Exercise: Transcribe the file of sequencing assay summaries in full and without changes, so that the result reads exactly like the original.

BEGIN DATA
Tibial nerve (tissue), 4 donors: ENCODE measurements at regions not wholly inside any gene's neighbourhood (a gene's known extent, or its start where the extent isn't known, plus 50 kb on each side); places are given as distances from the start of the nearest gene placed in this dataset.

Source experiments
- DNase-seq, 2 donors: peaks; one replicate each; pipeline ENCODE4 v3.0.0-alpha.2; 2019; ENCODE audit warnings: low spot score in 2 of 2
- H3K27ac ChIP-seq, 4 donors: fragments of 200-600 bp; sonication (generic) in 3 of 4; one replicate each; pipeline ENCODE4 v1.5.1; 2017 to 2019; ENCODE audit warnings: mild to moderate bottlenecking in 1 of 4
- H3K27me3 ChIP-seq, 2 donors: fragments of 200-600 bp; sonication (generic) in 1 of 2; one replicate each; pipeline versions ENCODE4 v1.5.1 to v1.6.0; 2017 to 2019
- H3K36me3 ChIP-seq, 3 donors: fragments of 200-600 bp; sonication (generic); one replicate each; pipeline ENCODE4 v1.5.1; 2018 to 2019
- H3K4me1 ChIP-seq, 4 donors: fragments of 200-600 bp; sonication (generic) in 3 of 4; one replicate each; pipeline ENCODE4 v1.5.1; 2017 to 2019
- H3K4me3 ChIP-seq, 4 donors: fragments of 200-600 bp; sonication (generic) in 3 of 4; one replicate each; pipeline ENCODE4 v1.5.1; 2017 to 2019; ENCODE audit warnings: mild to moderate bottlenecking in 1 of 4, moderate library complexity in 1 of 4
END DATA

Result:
Tibial nerve (tissue), 4 donors: ENCODE measurements at regions not wholly inside any gene's neighbourhood (a gene's known extent, or its start where the extent isn't known, plus 50 kb on each side); places are given as distances from the start of the nearest gene placed in this dataset.

Source experiments
- DNase-seq, 2 donors: peaks; one replicate each; pipeline ENCODE4 v3.0.0-alpha.2; 2019; ENCODE audit warnings: low spot score in 2 of 2
- H3K27ac ChIP-seq, 4 donors: fragments of 200-600 bp; sonication (generic) in 3 of 4; one replicate each; pipeline ENCODE4 v1.5.1; 2017 to 2019; ENCODE audit warnings: mild to moderate bottlenecking in 1 of 4
- H3K27me3 ChIP-seq, 2 donors: fragments of 200-600 bp; sonication (generic) in 1 of 2; one replicate each; pipeline versions ENCODE4 v1.5.1 to v1.6.0; 2017 to 2019
- H3K36me3 ChIP-seq, 3 donors: fragments of 200-600 bp; sonication (generic); one replicate each; pipeline ENCODE4 v1.5.1; 2018 to 2019
- H3K4me1 ChIP-seq, 4 donors: fragments of 200-600 bp; sonication (generic) in 3 of 4; one replicate each; pipeline ENCODE4 v1.5.1; 2017 to 2019
- H3K4me3 ChIP-seq, 4 donors: fragments of 200-600 bp; sonication (generic) in 3 of 4; one replicate each; pipeline ENCODE4 v1.5.1; 2017 to 2019; ENCODE audit warnings: mild to moderate bottlenecking in 1 of 4, moderate library complexity in 1 of 4